Regardless of whether, as Jefferson proposed, autochthonous aristoi were the source and summit of republican liberty or, as Adams worried, lions and eagles whose ambitions must be bound by the chains of a mixed regime, they had both been as younger men the best of their colonies and come together with others like them to bring forth a new nation. They were our Founding Fathers and, without hereditary title, an American aristocracy.

Today, there is no American aristocracy worth the term, and despite breathless liberal fantasies about President Trump, no lions or eagles either. We do not even have an American elite, except in the most basic social science sense. Instead our civic life is managed by a global elite, functionaries of what, as Glenn Ellmers and Ted Richards described in the opening salvo of this series, an international order “in which American sovereignty becomes insignificant.” 

For American sovereignty means the will and self-government of the American people, and the common opinions and interests of these liberal globetrotters, especially “leftist attacks on ‘nationalism’” and dreams of a borderless world subject to the free movement of trade, persons, and capital, obviate the reciprocal nature of “any connection they have with their fellow citizens.” They are without thumotic attachment to home and place—without thumos at all, men without chests, as C.S. Lewis put it—and the pursuit of their appetites and faith in their own intelligence “effectively mean subordinating the interests and independence of the United States” to the soft totalitarianism of a global technological regime.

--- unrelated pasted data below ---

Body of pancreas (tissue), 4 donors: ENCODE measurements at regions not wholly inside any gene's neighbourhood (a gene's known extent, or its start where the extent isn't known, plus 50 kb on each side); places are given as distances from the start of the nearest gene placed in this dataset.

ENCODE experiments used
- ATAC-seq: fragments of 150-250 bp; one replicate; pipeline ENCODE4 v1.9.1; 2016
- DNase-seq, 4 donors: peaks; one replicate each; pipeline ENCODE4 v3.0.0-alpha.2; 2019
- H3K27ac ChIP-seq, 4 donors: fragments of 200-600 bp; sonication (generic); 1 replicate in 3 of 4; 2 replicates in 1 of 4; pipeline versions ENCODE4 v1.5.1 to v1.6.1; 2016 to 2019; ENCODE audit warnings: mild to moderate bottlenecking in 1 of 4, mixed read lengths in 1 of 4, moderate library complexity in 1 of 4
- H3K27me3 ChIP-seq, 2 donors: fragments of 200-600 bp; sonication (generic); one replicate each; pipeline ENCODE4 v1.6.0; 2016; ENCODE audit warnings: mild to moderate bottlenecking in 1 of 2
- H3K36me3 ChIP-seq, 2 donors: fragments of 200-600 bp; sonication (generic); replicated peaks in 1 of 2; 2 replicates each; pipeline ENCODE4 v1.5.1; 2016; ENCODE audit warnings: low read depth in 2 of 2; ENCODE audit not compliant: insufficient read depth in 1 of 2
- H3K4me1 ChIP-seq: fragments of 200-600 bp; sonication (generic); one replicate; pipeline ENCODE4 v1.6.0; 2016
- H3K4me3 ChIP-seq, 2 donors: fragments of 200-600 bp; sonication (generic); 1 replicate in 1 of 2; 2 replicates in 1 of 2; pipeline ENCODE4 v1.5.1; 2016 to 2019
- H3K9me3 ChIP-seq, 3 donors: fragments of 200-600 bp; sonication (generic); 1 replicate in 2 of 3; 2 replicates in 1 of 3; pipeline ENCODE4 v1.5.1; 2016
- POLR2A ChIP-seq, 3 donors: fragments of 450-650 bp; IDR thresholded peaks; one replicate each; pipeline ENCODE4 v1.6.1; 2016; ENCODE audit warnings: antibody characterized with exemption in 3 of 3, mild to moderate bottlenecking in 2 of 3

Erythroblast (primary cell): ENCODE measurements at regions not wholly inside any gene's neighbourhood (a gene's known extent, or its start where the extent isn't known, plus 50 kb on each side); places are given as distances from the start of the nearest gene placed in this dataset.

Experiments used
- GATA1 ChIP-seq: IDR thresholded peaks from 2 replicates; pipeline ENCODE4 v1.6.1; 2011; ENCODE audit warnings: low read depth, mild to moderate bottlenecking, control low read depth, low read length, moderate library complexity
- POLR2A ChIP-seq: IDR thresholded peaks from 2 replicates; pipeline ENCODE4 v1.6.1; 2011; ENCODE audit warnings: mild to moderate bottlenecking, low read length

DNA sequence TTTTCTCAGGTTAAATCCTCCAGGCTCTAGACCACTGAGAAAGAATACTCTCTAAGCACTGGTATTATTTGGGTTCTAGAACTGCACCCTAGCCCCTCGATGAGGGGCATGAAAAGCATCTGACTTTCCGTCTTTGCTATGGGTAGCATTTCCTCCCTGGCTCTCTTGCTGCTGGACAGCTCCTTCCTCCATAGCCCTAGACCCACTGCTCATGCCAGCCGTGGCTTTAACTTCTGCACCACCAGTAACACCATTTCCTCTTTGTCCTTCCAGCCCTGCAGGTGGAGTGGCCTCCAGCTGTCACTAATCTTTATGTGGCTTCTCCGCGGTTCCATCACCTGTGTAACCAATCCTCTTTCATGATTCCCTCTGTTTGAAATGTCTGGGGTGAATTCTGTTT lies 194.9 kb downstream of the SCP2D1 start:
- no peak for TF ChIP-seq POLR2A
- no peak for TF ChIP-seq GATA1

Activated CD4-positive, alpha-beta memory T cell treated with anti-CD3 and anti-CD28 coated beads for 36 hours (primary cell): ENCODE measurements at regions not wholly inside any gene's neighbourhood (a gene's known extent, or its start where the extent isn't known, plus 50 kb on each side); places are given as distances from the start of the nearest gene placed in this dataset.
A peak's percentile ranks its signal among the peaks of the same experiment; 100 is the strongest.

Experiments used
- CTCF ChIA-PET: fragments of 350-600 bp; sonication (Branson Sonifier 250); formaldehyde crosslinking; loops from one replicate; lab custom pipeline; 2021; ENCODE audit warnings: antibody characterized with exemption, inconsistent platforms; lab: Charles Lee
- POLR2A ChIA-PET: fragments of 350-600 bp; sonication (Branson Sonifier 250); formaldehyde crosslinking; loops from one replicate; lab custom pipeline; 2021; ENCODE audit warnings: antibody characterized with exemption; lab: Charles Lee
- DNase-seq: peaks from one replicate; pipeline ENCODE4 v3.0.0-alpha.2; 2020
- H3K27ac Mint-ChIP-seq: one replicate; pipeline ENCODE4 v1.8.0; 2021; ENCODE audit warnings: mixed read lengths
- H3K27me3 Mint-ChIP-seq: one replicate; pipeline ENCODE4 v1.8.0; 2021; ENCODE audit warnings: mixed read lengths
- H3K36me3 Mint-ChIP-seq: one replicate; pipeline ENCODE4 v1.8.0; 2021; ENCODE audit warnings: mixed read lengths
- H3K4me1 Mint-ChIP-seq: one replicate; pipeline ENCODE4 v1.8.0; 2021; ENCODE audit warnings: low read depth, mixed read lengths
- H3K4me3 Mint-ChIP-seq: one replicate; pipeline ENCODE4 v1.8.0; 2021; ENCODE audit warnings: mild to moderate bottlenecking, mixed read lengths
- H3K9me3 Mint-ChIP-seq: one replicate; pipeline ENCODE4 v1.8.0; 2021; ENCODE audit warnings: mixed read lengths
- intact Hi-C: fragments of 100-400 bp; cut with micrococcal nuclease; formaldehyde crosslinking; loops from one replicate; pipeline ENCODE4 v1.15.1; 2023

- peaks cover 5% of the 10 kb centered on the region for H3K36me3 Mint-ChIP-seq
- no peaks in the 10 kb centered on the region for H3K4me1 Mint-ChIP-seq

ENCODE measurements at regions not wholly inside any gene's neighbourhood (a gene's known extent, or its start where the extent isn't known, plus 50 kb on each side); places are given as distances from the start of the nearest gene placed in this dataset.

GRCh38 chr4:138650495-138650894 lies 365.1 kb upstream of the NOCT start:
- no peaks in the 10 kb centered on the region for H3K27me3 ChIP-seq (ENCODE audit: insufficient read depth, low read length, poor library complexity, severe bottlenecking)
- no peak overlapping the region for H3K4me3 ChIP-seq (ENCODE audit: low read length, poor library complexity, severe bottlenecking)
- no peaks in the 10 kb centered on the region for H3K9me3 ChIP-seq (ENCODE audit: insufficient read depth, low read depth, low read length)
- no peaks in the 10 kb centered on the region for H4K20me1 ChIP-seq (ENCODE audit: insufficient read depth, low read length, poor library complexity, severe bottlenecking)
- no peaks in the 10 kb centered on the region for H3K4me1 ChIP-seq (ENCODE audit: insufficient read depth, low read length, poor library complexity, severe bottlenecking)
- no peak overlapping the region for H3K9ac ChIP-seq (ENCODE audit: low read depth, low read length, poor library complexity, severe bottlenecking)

Ellmers and Richards briefly survey the American and Continental antecedents to this homogenizing global elite in their essay, and so this entry will not be a genealogical account of their origin. It is the psychology of this social aspect of our new totalitarianism that concerns us here.